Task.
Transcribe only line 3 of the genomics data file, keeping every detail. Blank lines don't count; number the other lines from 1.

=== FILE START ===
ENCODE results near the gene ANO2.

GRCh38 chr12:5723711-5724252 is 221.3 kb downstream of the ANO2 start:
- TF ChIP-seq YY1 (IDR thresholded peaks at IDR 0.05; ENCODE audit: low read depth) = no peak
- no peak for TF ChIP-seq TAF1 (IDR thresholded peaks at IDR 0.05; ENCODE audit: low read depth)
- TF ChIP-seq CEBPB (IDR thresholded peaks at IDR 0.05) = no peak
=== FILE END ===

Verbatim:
- TF ChIP-seq YY1 (IDR thresholded peaks at IDR 0.05; ENCODE audit: low read depth) = no peak